On My Birthday
S. Craig Renfroe Jr.
They got me a talking board, a spirit board, not a Ouija board, not some garbage cardboard and plastic trinket by Hasbro or Parker Brothers or even Fuld, but a slab of wood with letters burnt into its surface and a glass guide in the shape of a dark heart.
Elisa, mad at not getting to give first, thrusts a bouquet of Venus flytraps at me, followed by a handful of flies to drop into their waiting maws.
Others deposit their offerings in a pile at my feet. A jeweled skull pierced with a silver dagger. A doll, delicate and decayed, filled with the spirit of a runaway who died asleep on a subway track. There’s a robot full of human brains—one for each function: a dancer’s brain controls the feet, a surgeon the hands, a politician the mouth, and an artist the camera eyes. In its first three days after activation, it perfected the best way to divest an avocado of its meat, saved the life of a lovelorn architect, and created a new currency. But then the brains began bickering, fighting broke out. Presently the smooth metallic shell sits catatonic, even though MRIs have shown the minds bursting with activity.
I smile and accept each gift, my disappointment paining my face. I can’t stand the forced happiness. I open a gift bag full of gold scarab beetles who in the darkness of a new moon will spell out a person’s fate. A thing that looks like a dog had sex with a cat, the giver explains, is the offspring of a dog and a cat.
No one asked me if I wanted a vial of water collected from the bottom of the sea. No one has guessed, intuited, what will naturally fulfill me.
They wheel in the sarcophagus of a man petrified in a bog a thousand years ago, who now occasionally offers the most prescient stock tips.
Because it is a new moon, the scarab beetles are everywhere—party guests step on them, making the message unreadable. The dogcat is eating some.
The doll says, her voice the scratchy pitch of a pull string creature, “I only want a friend.” This is not even close to what I wanted.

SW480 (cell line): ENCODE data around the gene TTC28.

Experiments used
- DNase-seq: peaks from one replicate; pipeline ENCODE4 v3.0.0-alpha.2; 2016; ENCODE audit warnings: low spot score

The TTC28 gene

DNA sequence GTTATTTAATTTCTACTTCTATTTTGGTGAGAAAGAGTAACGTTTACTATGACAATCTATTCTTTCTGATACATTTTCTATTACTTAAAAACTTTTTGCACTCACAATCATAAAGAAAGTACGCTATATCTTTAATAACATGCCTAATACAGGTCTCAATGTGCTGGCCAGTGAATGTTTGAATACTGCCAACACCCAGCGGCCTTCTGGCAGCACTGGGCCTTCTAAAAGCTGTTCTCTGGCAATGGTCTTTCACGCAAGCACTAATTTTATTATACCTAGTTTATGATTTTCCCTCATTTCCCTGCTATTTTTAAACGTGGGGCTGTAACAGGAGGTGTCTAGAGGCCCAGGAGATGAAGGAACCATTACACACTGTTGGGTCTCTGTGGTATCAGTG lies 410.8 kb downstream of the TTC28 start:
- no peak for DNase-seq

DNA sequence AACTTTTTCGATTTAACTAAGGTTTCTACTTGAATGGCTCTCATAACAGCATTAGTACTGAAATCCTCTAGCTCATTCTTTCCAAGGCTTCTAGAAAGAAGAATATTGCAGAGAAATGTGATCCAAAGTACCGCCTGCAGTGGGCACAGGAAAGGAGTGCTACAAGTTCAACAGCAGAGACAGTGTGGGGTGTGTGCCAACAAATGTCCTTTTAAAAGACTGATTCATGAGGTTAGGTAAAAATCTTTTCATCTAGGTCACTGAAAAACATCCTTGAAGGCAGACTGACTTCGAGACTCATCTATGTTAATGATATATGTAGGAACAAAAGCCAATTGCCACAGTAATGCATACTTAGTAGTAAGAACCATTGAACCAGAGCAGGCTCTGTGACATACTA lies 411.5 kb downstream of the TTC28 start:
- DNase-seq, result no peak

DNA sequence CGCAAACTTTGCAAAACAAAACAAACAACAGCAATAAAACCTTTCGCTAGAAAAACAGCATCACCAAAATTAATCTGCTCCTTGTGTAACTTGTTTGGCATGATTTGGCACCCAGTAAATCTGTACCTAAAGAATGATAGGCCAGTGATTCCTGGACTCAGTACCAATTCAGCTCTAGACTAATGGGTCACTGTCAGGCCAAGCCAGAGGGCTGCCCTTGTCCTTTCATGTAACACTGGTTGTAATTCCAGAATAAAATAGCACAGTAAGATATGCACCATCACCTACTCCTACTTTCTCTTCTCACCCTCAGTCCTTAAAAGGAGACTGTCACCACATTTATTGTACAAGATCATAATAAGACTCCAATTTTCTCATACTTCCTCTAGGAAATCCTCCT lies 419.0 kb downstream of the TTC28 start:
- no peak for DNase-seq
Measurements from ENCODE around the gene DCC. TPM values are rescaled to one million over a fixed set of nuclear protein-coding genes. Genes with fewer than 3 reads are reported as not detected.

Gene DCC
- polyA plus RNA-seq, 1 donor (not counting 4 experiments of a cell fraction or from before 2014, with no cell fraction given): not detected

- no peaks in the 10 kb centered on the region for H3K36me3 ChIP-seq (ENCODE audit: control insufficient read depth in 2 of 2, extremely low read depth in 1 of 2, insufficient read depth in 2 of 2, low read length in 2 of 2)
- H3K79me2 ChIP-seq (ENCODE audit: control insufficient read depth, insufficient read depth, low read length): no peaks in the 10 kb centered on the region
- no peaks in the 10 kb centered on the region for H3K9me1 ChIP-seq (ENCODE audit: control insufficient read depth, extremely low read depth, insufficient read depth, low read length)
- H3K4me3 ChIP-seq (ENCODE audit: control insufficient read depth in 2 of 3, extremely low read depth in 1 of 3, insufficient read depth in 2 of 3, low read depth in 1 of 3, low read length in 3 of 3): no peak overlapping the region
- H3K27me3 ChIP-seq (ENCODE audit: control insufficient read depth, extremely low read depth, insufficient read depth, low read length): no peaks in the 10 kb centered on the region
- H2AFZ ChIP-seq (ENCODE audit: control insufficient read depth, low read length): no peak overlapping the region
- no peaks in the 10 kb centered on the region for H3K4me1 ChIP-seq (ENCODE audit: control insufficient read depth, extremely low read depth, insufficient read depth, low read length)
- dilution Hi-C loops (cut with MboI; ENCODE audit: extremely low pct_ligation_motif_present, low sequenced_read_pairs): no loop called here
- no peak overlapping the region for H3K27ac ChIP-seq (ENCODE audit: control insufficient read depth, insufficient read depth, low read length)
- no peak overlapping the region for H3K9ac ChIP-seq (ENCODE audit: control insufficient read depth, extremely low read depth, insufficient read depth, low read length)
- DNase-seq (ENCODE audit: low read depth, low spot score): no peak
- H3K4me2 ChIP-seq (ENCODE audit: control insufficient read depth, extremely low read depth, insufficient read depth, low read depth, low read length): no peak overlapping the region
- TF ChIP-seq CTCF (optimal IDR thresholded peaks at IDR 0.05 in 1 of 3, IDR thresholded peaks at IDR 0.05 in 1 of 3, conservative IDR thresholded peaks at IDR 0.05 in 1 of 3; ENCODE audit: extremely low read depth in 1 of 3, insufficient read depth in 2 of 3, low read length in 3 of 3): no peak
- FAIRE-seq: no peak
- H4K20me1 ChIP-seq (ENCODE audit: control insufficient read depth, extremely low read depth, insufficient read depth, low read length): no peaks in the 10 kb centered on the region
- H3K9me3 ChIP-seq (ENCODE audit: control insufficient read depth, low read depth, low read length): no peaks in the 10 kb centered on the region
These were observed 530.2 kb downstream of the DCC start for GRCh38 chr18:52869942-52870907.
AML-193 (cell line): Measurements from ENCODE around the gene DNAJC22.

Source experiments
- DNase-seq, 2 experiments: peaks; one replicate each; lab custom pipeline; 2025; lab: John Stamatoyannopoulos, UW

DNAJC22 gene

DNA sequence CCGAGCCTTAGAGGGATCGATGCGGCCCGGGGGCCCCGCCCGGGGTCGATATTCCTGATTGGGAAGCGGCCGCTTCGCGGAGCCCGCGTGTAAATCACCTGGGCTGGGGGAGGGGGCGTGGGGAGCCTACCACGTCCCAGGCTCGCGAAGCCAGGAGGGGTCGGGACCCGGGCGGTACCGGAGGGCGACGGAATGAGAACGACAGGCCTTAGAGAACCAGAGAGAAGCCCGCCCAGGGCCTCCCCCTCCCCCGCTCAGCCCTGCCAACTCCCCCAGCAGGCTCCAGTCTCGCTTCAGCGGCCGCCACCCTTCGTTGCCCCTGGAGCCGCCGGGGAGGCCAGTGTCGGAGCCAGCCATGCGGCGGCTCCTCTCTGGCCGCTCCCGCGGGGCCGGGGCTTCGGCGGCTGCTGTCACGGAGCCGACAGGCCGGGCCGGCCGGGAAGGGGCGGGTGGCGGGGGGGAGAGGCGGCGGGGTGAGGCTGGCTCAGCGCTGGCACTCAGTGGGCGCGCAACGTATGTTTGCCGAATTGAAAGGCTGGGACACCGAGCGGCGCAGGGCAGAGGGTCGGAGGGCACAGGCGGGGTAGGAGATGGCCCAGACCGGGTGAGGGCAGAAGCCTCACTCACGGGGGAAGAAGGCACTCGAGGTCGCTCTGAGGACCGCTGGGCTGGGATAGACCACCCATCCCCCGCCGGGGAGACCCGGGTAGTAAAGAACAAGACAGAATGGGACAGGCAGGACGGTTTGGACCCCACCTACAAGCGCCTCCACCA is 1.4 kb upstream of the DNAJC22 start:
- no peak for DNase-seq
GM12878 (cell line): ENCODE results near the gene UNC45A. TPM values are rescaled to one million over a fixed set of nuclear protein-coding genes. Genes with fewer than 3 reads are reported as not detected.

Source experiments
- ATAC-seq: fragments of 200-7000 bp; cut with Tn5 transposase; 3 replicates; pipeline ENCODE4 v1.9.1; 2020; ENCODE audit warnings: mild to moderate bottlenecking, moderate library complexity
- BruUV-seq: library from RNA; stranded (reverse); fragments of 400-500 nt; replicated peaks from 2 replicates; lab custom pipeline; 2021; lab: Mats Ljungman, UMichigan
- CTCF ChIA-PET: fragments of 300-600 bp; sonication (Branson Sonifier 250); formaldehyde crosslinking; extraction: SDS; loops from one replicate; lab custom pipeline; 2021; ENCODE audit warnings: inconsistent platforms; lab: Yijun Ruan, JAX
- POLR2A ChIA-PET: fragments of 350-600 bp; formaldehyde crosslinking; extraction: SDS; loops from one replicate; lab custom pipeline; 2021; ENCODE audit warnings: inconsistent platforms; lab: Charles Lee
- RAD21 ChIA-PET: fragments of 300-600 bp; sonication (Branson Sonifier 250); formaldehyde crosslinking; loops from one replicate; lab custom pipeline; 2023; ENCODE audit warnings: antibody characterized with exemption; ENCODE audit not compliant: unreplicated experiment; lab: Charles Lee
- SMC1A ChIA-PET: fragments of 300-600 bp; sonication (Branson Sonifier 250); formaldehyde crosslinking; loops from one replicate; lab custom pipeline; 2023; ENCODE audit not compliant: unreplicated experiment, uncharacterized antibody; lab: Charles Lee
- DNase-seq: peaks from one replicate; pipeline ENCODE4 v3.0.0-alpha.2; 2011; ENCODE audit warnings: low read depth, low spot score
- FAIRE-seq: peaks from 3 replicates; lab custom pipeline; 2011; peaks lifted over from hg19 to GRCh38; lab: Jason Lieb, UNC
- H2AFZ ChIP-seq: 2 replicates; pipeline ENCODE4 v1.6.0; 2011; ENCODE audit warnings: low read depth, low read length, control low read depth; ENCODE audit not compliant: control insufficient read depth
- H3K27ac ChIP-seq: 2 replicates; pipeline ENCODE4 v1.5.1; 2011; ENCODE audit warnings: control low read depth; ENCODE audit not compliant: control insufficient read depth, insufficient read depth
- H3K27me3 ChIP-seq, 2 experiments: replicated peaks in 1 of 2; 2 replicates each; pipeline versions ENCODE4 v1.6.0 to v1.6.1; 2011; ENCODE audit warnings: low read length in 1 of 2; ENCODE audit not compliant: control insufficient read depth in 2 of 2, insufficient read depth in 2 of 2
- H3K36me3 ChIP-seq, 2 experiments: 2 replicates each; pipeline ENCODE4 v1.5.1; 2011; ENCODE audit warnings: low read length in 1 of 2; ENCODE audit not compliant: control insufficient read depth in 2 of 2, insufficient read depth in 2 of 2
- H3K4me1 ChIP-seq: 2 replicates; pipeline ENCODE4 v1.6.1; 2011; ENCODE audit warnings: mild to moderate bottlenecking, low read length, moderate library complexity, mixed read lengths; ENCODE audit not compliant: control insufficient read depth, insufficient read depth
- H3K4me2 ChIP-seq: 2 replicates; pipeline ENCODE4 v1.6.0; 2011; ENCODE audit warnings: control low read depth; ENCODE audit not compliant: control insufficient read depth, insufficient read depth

They bring out the cake. There is a tallow candle in the shape of a hand, the flaming wick an extended middle finger, topping a confection infused with cocaine and cannabis, the chocolate so decadent it wilts the memories of all the Halloweens anyone has ever known. And when I blow out the flicker it will complete the spell to grant us power over the world and a gate will open to the next and a line of hangers-on will flank both sides of a caravan a mile long.
I am screaming: “You can’t give me what I want! None of you can give me what I want! No one can give me what I want!”
Elisa pulls the dagger from the skull and slides it effortlessly into my side. I breathe and bubbles expand and contract from my lips. She eases two of her fingers inside me and extracts a dark cone. It is leathery and segmented like a worm—one end has small barbed antennae that test the air, and bits of my flesh still stick to their ends.
I hug her. I am so free, so light, with no need I can imagine. I see nothing beyond those gathered around me. It is like having been released from some grand responsibility.
She is still stabbing me, my side, my thighs, my back. Others have come up to join in. People are kicking me, spitting and punching and thumping. The dogcat gnaws on my toe. The doll has her string wrapped around my neck. That leather thing inches toward my mouth. The robot sits, unmoved. There is confetti now that sizzles in the air, shooting from little cannons, a smell of acid, a rain coming.
The bog man, muffled in his sarcophagus, calls out to “Sell! Sell! Sell!”